You're cruising toward a column of cars waiting at a stoplight. You apply your brakes and are then rewarded with a sound that, like fingernails on a chalkboard, raises goose bumps on your neck—and maybe the blood pressure of the driver in front of you. Sound familiar?
An annoying noise can be one of the first signs that's something's wrong. Like everything else automotive, an annoying noise can be one of the first signs that's something's wrong, or it might mean nothing at all is amiss. It's up to you to quickly figure out which. Keep in mind that, in most cases, a persistent noise, even after the brakes have warmed up, indicates that a repair is in order. To help determine whether squealing brakes are simply a nuisance or an ominous sign, here's a quick run-through of the disc brake action that starts with the foot on the brake pedal and ends with a stopped vehicle.
The pedal pressurizes a hydraulic system that pushes the brake caliper pistons out of the calipers, contacting the brake pads and pressing them against the spinning brake rotors. The contact of the pad's friction material on the rotors converts kinetic energy into heat and slows the vehicle. The obvious first step in the squeal search is to eliminate serious system problems. Brakes do not simply fail—they deteriorate. One element of the system wears and, over time, takes the rest of the system with it.
Brakes do not simply fail—they deteriorate. The most common example is a badly worn brake pad, a simple and inexpensive fix. The next component in line for wear is the brake rotor that the pad rides against when the brakes are applied. A brake pad, worn down to its backing plate, will eat grooves in the rotor. Not an inexpensive fix.
To avoid the domino effect of worn brake parts, check for excessive pad or shoe wear. Look for oil or grease on pads or shoes, warped or scored rotors or drums, misaligned/loose calipers, and sloppy wheel bearings. Also be on the watch for glazed pads or rotors, or sticky pistons. If there are rust or corrosion deposits on brake elements, this could be the sign that the piston is sticking. If pads or shoes are worn unevenly, side to side, a sticking piston could also be to blame.
Even after you and/or your mechanic have determined your brake system is in tip-top shape, the squeal, out of sheer automotive spite, sometimes continues. All you get for your trouble is peace of mind that the brakes are functioning more or less normally.
There are a few options, though, to quiet the noise. If you've recently purchased high-performance carbon-metallic brake pads, know that this material is prone to noise. So you may have to either live with the squeal or go back to original equipment pads.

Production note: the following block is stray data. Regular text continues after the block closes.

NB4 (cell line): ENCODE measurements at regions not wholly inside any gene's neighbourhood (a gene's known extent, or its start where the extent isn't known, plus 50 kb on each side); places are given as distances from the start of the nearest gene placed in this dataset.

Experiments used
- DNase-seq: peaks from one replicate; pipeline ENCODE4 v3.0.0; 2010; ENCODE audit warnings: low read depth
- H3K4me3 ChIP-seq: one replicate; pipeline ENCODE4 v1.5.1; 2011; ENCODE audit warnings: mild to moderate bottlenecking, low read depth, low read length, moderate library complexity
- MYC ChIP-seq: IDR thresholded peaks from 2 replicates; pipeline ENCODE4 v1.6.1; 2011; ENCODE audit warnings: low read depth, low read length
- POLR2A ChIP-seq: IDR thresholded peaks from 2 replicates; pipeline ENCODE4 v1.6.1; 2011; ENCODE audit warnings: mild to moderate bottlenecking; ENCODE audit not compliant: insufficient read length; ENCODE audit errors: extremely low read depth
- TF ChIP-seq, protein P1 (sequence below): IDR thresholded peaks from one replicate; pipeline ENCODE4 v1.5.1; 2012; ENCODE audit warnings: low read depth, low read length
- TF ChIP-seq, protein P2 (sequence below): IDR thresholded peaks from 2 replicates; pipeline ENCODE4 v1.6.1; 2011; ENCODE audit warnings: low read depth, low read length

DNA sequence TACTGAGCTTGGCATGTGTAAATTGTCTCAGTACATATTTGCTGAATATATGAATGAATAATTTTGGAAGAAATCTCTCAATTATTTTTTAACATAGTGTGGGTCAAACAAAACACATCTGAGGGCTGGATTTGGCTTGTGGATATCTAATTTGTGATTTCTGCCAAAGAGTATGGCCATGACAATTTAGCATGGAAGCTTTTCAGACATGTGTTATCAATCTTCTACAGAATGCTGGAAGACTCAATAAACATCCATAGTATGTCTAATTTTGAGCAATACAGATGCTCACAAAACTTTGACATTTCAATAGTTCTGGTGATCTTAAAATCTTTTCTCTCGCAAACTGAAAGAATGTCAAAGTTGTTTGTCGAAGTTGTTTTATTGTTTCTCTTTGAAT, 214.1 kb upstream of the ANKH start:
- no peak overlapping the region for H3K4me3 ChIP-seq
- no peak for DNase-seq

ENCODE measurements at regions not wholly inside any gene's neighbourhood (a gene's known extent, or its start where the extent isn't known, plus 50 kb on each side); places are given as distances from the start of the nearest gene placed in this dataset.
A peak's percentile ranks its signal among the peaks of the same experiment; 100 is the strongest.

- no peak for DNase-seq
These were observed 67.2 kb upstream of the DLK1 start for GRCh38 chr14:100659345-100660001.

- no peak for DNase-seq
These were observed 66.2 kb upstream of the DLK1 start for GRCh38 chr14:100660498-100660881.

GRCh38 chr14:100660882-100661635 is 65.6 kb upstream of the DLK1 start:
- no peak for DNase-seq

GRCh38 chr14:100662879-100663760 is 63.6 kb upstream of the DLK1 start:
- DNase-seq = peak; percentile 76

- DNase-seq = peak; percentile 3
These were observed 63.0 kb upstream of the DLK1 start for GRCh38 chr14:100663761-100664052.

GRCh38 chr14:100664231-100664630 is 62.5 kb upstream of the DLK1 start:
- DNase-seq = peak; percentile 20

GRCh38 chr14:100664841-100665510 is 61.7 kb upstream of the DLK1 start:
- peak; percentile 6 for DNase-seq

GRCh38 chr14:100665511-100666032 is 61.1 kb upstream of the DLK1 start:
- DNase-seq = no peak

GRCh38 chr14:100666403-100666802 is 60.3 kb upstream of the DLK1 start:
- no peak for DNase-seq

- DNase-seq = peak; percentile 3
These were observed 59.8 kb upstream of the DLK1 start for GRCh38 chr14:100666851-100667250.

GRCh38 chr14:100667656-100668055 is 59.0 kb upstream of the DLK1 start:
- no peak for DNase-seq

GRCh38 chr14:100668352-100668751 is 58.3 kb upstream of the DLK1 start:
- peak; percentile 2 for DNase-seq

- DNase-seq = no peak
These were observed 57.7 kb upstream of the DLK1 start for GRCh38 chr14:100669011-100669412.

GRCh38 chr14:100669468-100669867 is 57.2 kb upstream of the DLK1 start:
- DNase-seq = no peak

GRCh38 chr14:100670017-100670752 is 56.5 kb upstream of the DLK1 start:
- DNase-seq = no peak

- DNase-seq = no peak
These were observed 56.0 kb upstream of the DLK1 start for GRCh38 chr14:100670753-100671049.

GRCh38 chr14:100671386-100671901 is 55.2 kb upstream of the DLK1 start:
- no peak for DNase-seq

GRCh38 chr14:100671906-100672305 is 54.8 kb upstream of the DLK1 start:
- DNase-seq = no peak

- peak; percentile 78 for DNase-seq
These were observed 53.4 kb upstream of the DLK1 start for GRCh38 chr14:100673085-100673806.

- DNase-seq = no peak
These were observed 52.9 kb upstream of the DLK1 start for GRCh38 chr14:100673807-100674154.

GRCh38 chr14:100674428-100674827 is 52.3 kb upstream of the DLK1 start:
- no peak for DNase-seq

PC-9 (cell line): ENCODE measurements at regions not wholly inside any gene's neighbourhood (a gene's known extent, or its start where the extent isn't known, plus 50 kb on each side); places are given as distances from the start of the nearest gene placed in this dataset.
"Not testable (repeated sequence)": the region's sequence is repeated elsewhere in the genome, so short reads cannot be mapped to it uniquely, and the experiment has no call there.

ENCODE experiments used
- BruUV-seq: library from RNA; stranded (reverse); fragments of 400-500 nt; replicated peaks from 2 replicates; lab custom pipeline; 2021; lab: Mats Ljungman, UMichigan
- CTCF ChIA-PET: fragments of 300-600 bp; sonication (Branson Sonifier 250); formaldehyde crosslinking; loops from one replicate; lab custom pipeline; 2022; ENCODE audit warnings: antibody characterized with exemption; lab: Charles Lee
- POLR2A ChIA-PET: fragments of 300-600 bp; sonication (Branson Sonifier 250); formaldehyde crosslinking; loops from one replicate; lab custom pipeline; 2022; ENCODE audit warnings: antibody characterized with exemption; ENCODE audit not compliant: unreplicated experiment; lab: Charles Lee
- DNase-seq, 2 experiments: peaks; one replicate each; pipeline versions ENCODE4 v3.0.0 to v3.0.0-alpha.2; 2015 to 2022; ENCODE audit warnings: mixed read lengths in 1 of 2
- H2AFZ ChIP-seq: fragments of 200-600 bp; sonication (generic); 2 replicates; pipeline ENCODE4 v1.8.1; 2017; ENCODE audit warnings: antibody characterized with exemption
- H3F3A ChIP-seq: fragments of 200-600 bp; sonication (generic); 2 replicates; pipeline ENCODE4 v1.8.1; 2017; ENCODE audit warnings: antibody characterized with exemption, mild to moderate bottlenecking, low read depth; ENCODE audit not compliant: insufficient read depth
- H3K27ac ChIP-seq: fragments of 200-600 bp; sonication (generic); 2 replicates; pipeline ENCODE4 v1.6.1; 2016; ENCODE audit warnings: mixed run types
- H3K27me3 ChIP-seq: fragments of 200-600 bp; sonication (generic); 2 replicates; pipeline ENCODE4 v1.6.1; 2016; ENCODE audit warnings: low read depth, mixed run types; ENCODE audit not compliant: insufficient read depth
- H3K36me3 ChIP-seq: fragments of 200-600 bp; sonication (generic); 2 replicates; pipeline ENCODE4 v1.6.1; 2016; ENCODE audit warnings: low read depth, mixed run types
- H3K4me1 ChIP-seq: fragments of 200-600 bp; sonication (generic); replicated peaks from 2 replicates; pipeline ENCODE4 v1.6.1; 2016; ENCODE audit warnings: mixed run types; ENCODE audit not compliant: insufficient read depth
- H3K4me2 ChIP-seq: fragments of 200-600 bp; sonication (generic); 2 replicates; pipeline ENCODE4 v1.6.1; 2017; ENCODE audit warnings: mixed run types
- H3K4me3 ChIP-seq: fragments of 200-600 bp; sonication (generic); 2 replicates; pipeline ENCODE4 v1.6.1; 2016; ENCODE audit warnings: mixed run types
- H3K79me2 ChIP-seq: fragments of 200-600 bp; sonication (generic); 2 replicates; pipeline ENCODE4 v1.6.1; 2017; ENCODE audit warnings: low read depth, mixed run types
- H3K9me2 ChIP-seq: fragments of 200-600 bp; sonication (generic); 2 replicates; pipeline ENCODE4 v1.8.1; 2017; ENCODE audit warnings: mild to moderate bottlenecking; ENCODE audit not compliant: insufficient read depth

If the squeal only occurs when your brakes are hot, that's normal. If you're using your brakes to control speed down a steep grade, you may want to let the engine do the work by shifting to a lower gear. As brakes heat up they become noisy and less effective.
If the noise pops up just before your vehicle comes to a complete stop, as opposed to squealing throughout the entire range of braking, the cause could be a brake pad that is vibrating against the rotor. A set of brake pad vibration damper pads could cure the squeal, but there's no guarantee. The vibration damper pads are made of a self-sticking fiber material that sticks to the back of the brake pad backing plate. Some come with a mushroom-shaped button spring in the center. The theory is that the pad and button spring cushion the vibration and create extra clearance to either reduce or completely eliminate the vibration/squeal.
Another solution to the pad vibration problem is a good coating of anti-squeal compound, either in spray or liquid application form. These heat-resistant polymer adhesives go on the back of the pad to cushion it from the caliper pistons. Be sure to only apply it to that part of the back that comes in contact with the piston. If it ends up on the front contact area of the pad or shoe, the stopping function of the component will be reduced. The spray helps the pad retract from the piston and quiets the squeal.
Another option for reducing the vibration is to use a thin coating of a high temperature anti-seize compound applied to the same area indicated for the anti-squeal compound. This is a less effective anti-squeal solution, but it also facilitates easier brake pad changes. Unless you use your vehicle on the track and go through brake pads quickly, stay with the first two solutions.
There's no guarantee with either the vibration damper pad or the anti-squeal compound. Used together, you can be assured the squeal will go away or at least be reduced to a much less-irritating decibel level.